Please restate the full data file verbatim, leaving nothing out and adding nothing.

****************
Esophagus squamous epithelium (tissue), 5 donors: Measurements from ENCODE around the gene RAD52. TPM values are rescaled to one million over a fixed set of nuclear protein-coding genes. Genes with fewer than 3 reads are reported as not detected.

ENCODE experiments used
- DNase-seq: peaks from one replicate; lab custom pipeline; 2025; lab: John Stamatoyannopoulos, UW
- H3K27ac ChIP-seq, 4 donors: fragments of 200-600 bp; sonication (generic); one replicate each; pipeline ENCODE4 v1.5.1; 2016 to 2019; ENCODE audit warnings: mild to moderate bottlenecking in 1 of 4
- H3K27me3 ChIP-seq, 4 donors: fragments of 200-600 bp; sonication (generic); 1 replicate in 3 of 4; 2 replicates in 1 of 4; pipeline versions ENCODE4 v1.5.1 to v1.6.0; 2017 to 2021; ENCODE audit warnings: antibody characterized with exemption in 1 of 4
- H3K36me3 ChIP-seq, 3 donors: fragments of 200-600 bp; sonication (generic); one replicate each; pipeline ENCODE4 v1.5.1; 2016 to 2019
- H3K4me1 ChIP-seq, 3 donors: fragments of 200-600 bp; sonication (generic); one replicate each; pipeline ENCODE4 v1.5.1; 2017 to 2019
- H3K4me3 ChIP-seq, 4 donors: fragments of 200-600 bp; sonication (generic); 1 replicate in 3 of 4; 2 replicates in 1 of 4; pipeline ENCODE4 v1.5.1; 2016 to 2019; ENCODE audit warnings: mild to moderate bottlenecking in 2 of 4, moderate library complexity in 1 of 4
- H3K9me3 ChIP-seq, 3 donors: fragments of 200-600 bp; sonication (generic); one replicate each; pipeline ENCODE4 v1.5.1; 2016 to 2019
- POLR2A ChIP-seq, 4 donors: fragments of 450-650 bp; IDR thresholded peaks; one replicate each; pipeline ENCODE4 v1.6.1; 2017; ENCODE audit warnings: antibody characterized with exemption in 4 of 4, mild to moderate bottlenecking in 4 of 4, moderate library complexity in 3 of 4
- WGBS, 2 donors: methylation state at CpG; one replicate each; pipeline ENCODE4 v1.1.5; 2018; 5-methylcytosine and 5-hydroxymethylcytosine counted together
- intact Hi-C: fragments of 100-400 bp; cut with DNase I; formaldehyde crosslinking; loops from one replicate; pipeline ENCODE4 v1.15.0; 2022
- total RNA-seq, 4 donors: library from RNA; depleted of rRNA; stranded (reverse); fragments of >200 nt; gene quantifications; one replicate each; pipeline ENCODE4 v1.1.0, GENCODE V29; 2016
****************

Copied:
Esophagus squamous epithelium (tissue), 5 donors: Measurements from ENCODE around the gene RAD52. TPM values are rescaled to one million over a fixed set of nuclear protein-coding genes. Genes with fewer than 3 reads are reported as not detected.

ENCODE experiments used
- DNase-seq: peaks from one replicate; lab custom pipeline; 2025; lab: John Stamatoyannopoulos, UW
- H3K27ac ChIP-seq, 4 donors: fragments of 200-600 bp; sonication (generic); one replicate each; pipeline ENCODE4 v1.5.1; 2016 to 2019; ENCODE audit warnings: mild to moderate bottlenecking in 1 of 4
- H3K27me3 ChIP-seq, 4 donors: fragments of 200-600 bp; sonication (generic); 1 replicate in 3 of 4; 2 replicates in 1 of 4; pipeline versions ENCODE4 v1.5.1 to v1.6.0; 2017 to 2021; ENCODE audit warnings: antibody characterized with exemption in 1 of 4
- H3K36me3 ChIP-seq, 3 donors: fragments of 200-600 bp; sonication (generic); one replicate each; pipeline ENCODE4 v1.5.1; 2016 to 2019
- H3K4me1 ChIP-seq, 3 donors: fragments of 200-600 bp; sonication (generic); one replicate each; pipeline ENCODE4 v1.5.1; 2017 to 2019
- H3K4me3 ChIP-seq, 4 donors: fragments of 200-600 bp; sonication (generic); 1 replicate in 3 of 4; 2 replicates in 1 of 4; pipeline ENCODE4 v1.5.1; 2016 to 2019; ENCODE audit warnings: mild to moderate bottlenecking in 2 of 4, moderate library complexity in 1 of 4
- H3K9me3 ChIP-seq, 3 donors: fragments of 200-600 bp; sonication (generic); one replicate each; pipeline ENCODE4 v1.5.1; 2016 to 2019
- POLR2A ChIP-seq, 4 donors: fragments of 450-650 bp; IDR thresholded peaks; one replicate each; pipeline ENCODE4 v1.6.1; 2017; ENCODE audit warnings: antibody characterized with exemption in 4 of 4, mild to moderate bottlenecking in 4 of 4, moderate library complexity in 3 of 4
- WGBS, 2 donors: methylation state at CpG; one replicate each; pipeline ENCODE4 v1.1.5; 2018; 5-methylcytosine and 5-hydroxymethylcytosine counted together
- intact Hi-C: fragments of 100-400 bp; cut with DNase I; formaldehyde crosslinking; loops from one replicate; pipeline ENCODE4 v1.15.0; 2022
- total RNA-seq, 4 donors: library from RNA; depleted of rRNA; stranded (reverse); fragments of >200 nt; gene quantifications; one replicate each; pipeline ENCODE4 v1.1.0, GENCODE V29; 2016